When we worship only the beauty of youth, we miss the beauty found in later years. As Christiane Northrup points out, attempts to “reglue the autumn leaves back onto the tree” doesn’t work, and usually looks sad and ridiculous.

It is our task—my task—to own the beauty of the full-blown late summer rose and to nurture seeds of potential for others.

 

The difference between happy and glowing: Giving

This past week I had the privilege of writing an article about a woman from my church. Jean volunteers for a long list of organizations, giving to others in different ways. As she bakes, delivers meals to seniors, quilts, and tackles her many other labours of love, she glows with energy and good spirit. When I asked her why she does all she does, she said, “It makes me feel good. I get back so much more than I give.”

Another friend of mine volunteers for Canadian Red Cross. He supports people in need in his own community, and he travels to countries in crisis around the globe. When he speaks of this work, he glows. “I get back so much more than I give,” he says.

I have heard that refrain over and over in my life, from people aglow with the joy of hands-on giving.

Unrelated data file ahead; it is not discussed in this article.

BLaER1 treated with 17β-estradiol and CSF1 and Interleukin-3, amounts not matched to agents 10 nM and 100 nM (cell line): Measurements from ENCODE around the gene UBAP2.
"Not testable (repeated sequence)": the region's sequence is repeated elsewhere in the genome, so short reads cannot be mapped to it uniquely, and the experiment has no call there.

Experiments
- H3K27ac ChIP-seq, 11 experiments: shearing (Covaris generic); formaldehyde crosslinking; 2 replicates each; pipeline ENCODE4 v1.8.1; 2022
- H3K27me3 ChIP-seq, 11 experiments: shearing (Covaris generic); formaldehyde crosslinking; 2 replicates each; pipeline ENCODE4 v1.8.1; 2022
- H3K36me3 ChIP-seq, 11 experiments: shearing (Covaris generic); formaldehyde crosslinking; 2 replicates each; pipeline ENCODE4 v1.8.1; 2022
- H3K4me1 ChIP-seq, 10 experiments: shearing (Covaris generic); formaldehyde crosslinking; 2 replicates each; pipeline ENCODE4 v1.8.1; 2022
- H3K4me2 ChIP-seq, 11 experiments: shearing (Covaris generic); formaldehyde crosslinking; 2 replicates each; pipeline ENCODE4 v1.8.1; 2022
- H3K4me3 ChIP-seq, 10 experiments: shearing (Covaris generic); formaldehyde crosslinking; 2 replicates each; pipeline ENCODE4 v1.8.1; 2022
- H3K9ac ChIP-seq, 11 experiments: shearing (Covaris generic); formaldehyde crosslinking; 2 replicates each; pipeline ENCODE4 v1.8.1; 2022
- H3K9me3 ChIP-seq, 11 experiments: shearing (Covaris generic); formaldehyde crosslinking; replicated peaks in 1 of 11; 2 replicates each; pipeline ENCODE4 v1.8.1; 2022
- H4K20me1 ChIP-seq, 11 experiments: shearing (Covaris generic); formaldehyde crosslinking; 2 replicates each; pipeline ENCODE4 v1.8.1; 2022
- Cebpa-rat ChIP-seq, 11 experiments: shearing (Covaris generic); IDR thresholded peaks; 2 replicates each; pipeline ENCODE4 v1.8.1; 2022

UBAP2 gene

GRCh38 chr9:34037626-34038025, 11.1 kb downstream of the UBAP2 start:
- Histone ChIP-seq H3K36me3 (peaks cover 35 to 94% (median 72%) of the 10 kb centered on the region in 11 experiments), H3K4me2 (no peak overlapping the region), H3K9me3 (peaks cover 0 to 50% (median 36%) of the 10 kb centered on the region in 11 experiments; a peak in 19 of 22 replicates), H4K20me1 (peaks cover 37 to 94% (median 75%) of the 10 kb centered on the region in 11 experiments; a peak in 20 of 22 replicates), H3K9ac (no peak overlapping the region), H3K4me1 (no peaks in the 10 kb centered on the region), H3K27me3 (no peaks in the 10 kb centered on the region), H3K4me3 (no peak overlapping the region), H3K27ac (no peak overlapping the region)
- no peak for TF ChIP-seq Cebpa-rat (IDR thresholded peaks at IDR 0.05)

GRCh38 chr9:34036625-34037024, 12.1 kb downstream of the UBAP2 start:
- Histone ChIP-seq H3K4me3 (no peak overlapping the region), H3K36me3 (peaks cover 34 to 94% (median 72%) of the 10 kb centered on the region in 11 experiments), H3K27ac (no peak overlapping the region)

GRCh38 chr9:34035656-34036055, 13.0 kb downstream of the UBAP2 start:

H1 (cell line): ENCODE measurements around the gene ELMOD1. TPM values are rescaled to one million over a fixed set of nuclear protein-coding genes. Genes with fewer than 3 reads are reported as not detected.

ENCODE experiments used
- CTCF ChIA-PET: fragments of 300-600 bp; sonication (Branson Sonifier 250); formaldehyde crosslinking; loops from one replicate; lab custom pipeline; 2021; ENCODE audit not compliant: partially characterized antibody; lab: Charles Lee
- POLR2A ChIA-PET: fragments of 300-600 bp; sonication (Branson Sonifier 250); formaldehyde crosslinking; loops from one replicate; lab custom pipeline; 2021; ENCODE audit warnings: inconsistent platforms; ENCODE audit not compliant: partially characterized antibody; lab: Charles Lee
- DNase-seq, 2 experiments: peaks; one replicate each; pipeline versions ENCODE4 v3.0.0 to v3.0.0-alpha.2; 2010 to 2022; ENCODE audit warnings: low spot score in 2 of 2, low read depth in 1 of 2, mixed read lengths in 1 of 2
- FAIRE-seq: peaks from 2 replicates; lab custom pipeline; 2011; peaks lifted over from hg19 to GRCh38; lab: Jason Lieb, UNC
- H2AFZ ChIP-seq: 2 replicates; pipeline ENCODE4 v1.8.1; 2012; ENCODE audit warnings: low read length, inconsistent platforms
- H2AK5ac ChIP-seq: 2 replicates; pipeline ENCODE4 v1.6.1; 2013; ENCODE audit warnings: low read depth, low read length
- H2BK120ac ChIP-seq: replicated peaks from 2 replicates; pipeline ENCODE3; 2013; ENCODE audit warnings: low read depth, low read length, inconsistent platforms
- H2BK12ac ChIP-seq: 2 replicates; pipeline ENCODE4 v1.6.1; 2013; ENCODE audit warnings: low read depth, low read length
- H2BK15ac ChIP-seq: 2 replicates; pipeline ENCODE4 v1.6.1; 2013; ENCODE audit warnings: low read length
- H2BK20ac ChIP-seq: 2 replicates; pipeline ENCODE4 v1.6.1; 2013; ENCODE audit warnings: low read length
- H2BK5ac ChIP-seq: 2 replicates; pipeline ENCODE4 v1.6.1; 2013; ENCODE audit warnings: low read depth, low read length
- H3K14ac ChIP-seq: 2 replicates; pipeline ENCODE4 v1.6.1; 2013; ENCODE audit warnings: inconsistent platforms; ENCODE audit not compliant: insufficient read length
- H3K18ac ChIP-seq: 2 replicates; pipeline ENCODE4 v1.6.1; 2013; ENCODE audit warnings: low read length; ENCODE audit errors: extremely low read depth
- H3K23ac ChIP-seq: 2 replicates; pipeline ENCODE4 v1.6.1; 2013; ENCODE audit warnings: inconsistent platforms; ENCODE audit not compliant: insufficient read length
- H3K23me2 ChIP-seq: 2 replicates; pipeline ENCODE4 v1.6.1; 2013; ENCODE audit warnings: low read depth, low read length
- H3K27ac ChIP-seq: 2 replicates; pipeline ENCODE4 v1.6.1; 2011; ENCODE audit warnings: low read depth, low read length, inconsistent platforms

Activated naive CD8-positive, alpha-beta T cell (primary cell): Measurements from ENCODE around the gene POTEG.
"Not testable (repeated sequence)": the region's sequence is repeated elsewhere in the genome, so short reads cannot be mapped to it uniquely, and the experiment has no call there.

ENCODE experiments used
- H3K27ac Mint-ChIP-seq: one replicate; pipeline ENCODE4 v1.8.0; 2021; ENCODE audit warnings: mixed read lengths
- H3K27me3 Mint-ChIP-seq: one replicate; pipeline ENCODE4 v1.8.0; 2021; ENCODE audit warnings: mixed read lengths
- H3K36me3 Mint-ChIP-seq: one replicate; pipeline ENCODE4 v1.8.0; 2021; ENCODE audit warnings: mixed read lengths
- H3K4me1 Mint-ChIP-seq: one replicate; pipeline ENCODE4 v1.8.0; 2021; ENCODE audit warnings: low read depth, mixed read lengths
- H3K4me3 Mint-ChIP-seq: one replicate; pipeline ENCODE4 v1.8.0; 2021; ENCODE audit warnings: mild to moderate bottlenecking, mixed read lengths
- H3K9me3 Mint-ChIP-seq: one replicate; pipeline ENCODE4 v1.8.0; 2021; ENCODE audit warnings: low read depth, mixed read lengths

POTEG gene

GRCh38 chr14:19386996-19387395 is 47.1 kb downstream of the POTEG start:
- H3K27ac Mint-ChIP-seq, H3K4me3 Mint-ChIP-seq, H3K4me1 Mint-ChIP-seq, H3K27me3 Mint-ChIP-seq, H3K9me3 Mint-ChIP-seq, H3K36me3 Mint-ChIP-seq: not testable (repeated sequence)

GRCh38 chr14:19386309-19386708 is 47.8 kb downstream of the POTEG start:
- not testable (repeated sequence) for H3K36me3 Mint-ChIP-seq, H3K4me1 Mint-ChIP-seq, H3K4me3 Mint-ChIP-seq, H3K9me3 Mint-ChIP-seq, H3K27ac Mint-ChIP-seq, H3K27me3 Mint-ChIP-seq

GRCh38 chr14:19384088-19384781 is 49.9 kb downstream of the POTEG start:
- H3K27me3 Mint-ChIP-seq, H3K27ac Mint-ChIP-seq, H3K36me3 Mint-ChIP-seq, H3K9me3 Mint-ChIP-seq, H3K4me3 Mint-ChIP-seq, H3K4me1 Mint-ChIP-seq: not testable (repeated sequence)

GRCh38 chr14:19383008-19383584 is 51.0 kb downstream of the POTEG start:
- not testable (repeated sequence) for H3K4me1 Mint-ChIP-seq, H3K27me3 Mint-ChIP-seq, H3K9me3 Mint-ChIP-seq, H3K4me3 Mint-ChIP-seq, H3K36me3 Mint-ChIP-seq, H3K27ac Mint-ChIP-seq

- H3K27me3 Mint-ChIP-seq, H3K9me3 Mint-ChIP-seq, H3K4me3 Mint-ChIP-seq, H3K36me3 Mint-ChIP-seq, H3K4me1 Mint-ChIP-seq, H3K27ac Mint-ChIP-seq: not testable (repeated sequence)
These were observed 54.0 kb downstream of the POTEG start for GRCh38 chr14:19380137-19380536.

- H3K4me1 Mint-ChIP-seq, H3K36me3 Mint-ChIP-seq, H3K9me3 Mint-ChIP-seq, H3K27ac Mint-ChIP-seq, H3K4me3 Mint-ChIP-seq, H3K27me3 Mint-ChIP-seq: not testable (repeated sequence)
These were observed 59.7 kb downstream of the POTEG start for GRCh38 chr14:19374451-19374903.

After my conversation with Jean, I thought about other people I know who have stable jobs and who probably give to charity, but who don’t give of themselves in a close contact way. They golf every Saturday, or they enjoy fine dining, or they spend most weekends at their cottage.

I would never say these people aren’t happy. If I were to ask them if they are happy, they would say yes. What is the difference then?

The difference is the glow: The merely happy people pass through life content; the others glow with a giving contact high.

The question then: Do I want to be merely happy, or do I want to glow?

Mud-splattered and glowing in Bolivia

Arlene – Mud-splattered and glowing on a Habitat for Humanity build in Bolivia